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TIC T500 coil current stabilization time after energize


I recently bought a Tic T500 step controller and decide to test it with this step motor:

I followed the instructions on the relative page on the Pololu website and tried to used the USB software on my PC. I set the motor current to 1.5A and microstep to fullstep. I’ve connected a 10A 24V power supply to the controller. By using the controller I noticed some strange things:

The first time I energize the whole thing (first switch ON power supply, then energize motor from TIC software), I hear a buzzing noise coming from the motor. This noise disappears in 15-20 seconds. If I try to command the motor during this time, it does not move (blocking noise) or it moves “randomly”. If I wait 15-20 seconds without commanding and then try to command, the motor responds good at high pulse rate (>500pulses/s). At low pulse rate (<500 pulses/s) it goes like 90% of the steps forward and 10% backward.

I’ve tried to use the controller with another stepper motor from the same company (not the same stepper but similar characteristics) and I had the same behavior. I tried to lower the current to 600mA but the behavior remains (the buzzing noise from the motor disappears).

As a last thing, I tried to command these motor with a A4988 driver with STEP-DIRECTION signals given by a microntroller and I had no issues at 1.5A even by applying the step signal after a small amount of time after ENABLE signal (less than 100ms).

Does anybody any idea on which is problem I’m experiencing? Is it the motor type? Do I have a faulty TIC Driver?

I have to say that I have checked the wiring of the motor and of the TIC and it does not seem to be related to it.

Thank you in advance.



I am sorry you are having trouble with your Tic T500. Do you have a 12V supply you could test your system with to see if the behavior changes?



Hi Nathan,
thank you for your fast response. I have tried with 12V and it behaves much better. The noise on the motor at high current (1.5A) still remains (much lower) but the step motor behaves good directly after energizing.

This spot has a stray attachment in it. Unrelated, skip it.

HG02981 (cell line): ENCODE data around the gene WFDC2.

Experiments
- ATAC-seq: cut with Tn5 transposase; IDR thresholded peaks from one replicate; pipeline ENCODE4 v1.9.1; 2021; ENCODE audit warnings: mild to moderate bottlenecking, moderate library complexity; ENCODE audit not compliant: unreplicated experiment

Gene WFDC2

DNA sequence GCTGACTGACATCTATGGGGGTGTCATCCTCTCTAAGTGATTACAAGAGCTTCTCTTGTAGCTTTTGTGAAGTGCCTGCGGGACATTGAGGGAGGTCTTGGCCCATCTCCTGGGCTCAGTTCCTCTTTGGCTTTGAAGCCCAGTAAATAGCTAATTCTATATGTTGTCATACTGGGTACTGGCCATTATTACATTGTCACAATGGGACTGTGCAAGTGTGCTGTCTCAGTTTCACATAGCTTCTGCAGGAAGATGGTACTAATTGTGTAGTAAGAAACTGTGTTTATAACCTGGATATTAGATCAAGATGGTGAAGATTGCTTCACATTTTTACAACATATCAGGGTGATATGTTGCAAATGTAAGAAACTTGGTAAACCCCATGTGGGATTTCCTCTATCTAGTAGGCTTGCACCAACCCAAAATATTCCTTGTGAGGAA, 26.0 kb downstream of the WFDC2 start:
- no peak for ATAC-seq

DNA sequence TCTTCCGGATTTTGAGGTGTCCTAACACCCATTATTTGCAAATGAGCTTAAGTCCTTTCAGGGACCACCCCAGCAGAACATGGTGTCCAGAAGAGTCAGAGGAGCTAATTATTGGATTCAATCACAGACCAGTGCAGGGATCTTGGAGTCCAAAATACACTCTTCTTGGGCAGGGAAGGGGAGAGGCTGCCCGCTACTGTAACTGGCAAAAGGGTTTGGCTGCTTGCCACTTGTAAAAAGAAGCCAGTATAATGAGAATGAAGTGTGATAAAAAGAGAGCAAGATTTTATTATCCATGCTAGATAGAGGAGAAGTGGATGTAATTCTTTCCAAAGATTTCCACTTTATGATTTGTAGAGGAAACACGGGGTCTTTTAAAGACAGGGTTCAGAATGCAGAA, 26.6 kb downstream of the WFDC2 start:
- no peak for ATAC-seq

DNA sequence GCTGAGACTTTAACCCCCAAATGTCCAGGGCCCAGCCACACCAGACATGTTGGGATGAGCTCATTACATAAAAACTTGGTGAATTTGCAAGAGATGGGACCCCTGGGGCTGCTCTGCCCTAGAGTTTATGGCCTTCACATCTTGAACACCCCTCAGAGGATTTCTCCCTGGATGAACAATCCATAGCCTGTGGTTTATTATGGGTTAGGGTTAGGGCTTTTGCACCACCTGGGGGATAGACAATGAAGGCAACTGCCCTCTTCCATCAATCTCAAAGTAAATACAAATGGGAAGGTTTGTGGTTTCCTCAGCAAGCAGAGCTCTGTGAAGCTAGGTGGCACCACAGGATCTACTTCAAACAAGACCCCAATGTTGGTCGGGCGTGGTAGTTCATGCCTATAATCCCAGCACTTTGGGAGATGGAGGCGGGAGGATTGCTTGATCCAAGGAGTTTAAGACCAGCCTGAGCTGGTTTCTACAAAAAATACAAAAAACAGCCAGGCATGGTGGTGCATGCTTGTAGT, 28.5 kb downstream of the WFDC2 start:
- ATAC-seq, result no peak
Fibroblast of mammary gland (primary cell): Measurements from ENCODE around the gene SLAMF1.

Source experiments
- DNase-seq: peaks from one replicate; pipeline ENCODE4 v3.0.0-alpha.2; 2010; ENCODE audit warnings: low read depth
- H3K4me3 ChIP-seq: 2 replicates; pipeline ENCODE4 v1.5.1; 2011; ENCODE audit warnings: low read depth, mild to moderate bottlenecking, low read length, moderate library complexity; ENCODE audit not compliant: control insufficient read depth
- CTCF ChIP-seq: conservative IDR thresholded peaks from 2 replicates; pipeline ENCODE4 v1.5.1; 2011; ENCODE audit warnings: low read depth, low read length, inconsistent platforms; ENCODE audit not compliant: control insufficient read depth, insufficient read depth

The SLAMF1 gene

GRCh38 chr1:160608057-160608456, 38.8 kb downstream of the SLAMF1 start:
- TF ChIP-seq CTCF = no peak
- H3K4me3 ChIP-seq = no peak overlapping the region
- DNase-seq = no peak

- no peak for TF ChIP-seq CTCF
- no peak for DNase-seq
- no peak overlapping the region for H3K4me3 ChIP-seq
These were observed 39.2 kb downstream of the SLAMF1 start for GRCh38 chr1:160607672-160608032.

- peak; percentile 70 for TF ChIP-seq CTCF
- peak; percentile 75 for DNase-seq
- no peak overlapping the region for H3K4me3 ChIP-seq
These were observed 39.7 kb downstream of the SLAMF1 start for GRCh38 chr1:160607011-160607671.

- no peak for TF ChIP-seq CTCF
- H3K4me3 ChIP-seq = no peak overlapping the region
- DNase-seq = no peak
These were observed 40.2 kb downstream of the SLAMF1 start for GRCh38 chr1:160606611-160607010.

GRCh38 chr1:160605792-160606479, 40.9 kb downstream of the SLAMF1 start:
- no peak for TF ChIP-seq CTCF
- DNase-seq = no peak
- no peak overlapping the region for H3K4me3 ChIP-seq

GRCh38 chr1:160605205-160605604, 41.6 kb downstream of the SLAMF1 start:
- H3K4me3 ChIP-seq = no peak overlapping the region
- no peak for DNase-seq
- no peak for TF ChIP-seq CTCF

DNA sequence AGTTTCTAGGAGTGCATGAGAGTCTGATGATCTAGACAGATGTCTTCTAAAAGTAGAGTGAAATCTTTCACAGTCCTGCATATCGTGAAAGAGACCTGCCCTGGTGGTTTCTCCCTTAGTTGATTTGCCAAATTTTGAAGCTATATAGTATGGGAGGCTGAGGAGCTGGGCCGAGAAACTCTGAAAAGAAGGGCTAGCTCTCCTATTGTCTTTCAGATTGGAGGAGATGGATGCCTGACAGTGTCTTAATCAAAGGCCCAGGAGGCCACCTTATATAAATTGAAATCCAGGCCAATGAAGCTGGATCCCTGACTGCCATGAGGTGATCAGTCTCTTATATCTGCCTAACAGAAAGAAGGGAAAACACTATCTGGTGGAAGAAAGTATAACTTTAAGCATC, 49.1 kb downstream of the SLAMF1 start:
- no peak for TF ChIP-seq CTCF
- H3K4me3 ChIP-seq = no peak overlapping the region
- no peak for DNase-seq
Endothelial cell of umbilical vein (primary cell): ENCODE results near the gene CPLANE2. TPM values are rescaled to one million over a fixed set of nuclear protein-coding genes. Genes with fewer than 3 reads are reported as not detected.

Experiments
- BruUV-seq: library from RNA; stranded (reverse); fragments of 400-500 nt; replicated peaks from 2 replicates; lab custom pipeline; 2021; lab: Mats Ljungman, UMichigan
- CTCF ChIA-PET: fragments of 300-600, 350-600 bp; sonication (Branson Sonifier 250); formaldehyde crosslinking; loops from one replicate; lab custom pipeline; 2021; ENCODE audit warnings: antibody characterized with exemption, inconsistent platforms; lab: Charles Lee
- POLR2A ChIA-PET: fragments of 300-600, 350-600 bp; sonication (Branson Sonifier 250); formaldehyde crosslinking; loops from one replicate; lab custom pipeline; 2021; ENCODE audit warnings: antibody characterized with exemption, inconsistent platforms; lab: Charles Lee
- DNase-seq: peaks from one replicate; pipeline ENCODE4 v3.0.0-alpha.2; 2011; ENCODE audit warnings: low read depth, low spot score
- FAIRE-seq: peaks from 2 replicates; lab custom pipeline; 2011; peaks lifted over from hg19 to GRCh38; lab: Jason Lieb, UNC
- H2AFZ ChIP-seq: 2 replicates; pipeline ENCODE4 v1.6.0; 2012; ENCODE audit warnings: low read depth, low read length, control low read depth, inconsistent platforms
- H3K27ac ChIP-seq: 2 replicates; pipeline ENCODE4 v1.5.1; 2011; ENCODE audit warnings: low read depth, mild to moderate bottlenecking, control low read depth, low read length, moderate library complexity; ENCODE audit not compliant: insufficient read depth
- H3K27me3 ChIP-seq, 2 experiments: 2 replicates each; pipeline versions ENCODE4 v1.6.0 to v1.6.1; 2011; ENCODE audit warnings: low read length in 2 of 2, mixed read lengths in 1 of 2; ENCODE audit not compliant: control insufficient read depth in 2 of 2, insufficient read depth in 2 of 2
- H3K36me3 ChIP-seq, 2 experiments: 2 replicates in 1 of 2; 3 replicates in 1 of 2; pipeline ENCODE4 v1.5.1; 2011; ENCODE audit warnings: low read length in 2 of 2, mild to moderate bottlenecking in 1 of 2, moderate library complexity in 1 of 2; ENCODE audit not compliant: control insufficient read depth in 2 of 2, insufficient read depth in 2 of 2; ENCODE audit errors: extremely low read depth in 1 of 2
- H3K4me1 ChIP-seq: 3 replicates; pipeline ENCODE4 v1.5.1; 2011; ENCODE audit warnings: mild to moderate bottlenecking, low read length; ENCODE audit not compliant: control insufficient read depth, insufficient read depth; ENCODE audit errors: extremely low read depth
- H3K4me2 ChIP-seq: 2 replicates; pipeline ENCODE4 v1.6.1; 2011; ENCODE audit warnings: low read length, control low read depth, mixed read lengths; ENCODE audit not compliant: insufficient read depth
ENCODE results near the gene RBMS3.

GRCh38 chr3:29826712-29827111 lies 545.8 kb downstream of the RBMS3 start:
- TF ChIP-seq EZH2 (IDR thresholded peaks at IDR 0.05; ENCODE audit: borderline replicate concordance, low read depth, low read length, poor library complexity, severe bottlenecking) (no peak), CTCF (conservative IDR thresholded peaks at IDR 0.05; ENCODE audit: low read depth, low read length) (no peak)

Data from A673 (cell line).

Can you please explain me why 12V is better than 24V and how to choose the right supply voltage for my motors? I have read this page https://www.pololu.com/docs/0J71/4.1 but I can’t find the answer to my question.

Thank you.


The problem is a result of the voltage on the board dropping too quickly from a combination of the higher supply voltage, low resistance of your motor, and low inductance of your motor. The voltage and resistance together determine what the current would want to go to (over 10A at 24V and 1.8 ohms), and the inductance affects how quickly the current would change (the stepper motor driver needs some time to react to the current to regulate it). If the supply voltage is too high for the stepper motor being used, the board cannot react in time to keep the voltage on the board from dropping too much, which causes the driver to reset (and therefore lose steps). We are working on a revision to make this particular Tic more robust to this scenario, but at the moment, we do not have some exact guideline for where the limit of voltage, resistance, and inductance is.



I understand now the problem, thank you for the explanation. In my application I need to use a I2C stepper driver and energize and denergize after operation (to avoid electrical noise of the motor). I read that you are working on making this Tic more robust on this scenario. Do you think I can I use it with 12V with reliable operation? If it is not possible with this Tic, can you suggest me another driver (maybe another one of the TIC (Tic T825 or Tic T834)) that has I2C port and is more reliable for this kind of usage?